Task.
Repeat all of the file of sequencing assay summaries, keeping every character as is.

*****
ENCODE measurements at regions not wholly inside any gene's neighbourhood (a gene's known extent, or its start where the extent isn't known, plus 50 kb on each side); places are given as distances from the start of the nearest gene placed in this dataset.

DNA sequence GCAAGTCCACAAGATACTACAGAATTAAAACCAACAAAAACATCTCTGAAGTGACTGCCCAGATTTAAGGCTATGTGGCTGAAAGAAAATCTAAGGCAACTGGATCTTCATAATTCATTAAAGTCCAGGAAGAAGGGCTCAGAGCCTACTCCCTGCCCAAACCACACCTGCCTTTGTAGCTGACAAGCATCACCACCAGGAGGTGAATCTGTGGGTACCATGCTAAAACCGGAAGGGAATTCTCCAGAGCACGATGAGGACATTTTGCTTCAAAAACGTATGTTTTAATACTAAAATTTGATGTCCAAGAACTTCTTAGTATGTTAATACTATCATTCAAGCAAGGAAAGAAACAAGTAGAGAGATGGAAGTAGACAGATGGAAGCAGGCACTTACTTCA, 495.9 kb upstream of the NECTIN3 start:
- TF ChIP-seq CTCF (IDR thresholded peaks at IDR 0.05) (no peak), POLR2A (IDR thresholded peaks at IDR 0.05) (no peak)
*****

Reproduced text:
ENCODE measurements at regions not wholly inside any gene's neighbourhood (a gene's known extent, or its start where the extent isn't known, plus 50 kb on each side); places are given as distances from the start of the nearest gene placed in this dataset.

DNA sequence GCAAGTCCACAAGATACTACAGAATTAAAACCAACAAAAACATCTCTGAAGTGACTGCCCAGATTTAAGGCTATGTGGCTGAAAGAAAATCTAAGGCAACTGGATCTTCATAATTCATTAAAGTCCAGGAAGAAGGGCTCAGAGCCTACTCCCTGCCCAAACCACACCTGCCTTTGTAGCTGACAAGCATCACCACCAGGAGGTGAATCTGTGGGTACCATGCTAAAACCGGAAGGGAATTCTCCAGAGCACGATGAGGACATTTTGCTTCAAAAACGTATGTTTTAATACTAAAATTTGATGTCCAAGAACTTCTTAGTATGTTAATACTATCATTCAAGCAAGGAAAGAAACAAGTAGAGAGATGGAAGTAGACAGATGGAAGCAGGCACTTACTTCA, 495.9 kb upstream of the NECTIN3 start:
- TF ChIP-seq CTCF (IDR thresholded peaks at IDR 0.05) (no peak), POLR2A (IDR thresholded peaks at IDR 0.05) (no peak)